D Deficit" (from News of the World of Medicine, October
1999 - AP)
4) An excerpt from "The
Vitamin D Toxicity Myth" (by Robert Barefoot)
5) An excerpt from The Weston A. Price Foundation's
"The Miracle of Vitamin D" (by Krispin
6) "The Battle of the
Bulge " (an excerpt from the article "The Miracle
of Vitamin D" by Krispin Sullivan, CN)
The Arizona Republic, Thursday, March 19, 1998. Article by Lee Bowman,
A new study suggests that more than
half of older Americans might not be getting enough bone-building
Research published in the New
England Journal of Medicine found more than half of the patients
admitted to a Boston hospital were deficient in the vitamin, and
nearly a quarter of them had blood serum concentrations less than
half the amount thought necessary to preserve bone mass.
Earlier studies of homebound seniors
and nursing home residents had found between a quarter and half
of elderly people to be low on the vitamin, depending on the yardstick
But Dr. Joel Finkelstein of Massachusetts
General Hospital and colleagues looked at a more diverse group,
290 patients ages 18 to 95 admitted in March and September 1994.
"Although we expected to see
significant levels of vitamin D deficiency in the patients, we were
surprised that the results were so dramatic," Finkelstein said.
"This suggests vitamin D deficiency is more common than currently
appreciated in the general population as well."
In particular, among a subgroup of
77 patients in the study who were under 65 and had none of the other
risk factors linked with deficiency, 41 percent still had low D
"This suggests that the standard
clinical indicators may not adequately predict who is at risk for
vitamin D deficiency," said Dr Melissa Thomas, a study co-author.
Vitamin D helps the body absorb calcium
and phosphorus, two major components of bone. and helps bones harden.
The body makes the vitamin when exposed to sunlight, but most people
living anywhere but the tropics need to get at least some vitamin
D from their diets, and this need increases as people age because
older skin also produces less of the vitamin.
Not getting enough vitamin D can contribute
to reduced bone mass and increased risk of fractures, and
may weaken other organs and the immune system.
Few foods have much vitamin D, although
fortified milk and some
fatty fish, like salmon and mackerel, are good sources, as are many
fortified cereals. But unless they drink more than a quart of milk
a day, most people need to take a vitamin supplement, particularly
if they're older or during seasons they're getting little or no
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from an article in the Nutrition Science News, March 2000. Article
by Bill Sardi)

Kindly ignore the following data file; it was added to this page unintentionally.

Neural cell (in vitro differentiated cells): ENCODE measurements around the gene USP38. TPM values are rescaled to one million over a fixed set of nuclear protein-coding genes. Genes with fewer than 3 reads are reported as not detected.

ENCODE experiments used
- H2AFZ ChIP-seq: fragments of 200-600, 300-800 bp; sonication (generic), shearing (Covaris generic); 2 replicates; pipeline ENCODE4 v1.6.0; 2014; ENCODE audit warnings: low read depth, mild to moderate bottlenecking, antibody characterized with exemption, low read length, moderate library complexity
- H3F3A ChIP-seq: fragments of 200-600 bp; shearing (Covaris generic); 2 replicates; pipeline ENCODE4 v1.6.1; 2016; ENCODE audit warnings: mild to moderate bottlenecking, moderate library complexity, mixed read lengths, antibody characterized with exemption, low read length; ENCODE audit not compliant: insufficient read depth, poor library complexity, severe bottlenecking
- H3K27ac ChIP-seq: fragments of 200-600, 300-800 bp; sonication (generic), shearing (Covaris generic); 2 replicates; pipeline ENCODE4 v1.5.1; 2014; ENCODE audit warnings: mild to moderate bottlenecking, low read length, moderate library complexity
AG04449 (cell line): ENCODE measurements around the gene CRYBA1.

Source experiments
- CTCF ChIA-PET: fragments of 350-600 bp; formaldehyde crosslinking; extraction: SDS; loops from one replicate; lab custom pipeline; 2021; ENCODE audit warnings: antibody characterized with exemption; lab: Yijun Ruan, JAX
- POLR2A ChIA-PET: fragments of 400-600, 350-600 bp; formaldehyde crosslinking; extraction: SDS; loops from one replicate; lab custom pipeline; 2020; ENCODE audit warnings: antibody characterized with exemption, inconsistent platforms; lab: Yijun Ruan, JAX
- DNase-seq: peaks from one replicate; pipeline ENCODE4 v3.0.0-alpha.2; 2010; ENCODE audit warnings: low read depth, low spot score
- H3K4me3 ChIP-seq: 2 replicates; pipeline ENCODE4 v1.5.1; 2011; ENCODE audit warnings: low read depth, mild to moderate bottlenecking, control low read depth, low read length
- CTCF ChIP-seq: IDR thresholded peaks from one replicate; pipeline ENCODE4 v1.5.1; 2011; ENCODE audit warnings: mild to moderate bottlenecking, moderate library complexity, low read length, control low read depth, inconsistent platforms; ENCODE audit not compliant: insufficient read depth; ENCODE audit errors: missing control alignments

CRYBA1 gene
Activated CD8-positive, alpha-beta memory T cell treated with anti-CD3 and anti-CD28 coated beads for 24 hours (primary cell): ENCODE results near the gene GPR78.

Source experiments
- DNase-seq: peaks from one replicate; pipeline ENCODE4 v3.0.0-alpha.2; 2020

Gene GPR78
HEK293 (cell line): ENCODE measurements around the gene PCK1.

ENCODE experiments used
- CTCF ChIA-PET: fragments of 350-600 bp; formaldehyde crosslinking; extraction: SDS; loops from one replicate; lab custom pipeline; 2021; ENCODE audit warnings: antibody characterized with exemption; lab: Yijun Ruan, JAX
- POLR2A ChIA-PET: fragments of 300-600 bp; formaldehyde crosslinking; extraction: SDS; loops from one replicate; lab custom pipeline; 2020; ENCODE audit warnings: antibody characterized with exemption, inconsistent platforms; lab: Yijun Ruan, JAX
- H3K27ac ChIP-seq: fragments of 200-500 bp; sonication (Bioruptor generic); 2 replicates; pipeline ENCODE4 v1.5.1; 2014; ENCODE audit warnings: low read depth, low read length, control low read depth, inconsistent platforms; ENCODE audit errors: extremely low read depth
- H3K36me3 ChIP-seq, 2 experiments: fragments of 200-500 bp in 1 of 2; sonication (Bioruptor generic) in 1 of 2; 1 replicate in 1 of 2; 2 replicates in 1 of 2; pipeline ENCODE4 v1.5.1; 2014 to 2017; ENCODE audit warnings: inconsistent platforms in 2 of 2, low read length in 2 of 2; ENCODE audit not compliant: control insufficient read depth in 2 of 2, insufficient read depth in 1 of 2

Cancer Prevention-Evidence of vitamin D's
protective effect against cancer is compelling. For more than 50
years, documentation in the medical literature suggests regular
sun exposure is associated with substantial decreases in death rates
from certain cancers and a decrease in overall cancer death rates.
Recent research suggests this is a causal relationship that acts
through the body's vitamin D metabolic pathways. For instance, some
evidence points to a prostate, breast and colon cancer belt in the
United States, which lies in northern latitudes under more cloud
cover than other regions during the year Rates for these cancers
are two to three times higher than in sunnier areas.
Dark-skinned people require more sun exposure
co make vitamin D. The thickness of the skin layer called the stratum
corneum affects the absorption of UV radiation. Black human skin
is thicker than white skin and thus transmits only about 40 percent
of the UV rays for vitamin D production. Darkly pigmented individuals
who live in sunny equatorial climates experience s higher mortality
rate (not incidence) from breast and prostate cancer when they move
to geographic areas that are deprived of sunlight exposure in winter
months. The rate of increase varies, and researchers hesitate to
quote figures because many migrant black populations also have poor
nutrition and deficient health care thai confound statistics somewhat.
Although excessive sun exposure may give
rise to skin cancer, researchers as early as 1936 were aware that
skin cancer patients have reduced rates
of other cancers. One researcher estimates moderate sunning would
prevent 30.000 annual cancer deaths in the United States.
Vitamin D may
also go beyond cancer prevention and provide tumor therapy. Much
ado has been made of pharmaceutical angio-genesis inhibitors —
agents that help inhibit the growth of new, undesirable blood vessels
that tumors require for nutrient supply and growth. Laboratory tests
have shown vitamin D to be a potent angiogenesis inhibitor.
Vitamin D also
works at another stage of cancer development. Tumor cells are young,
immortal cells that never grow up, mature and die off. Because vitamin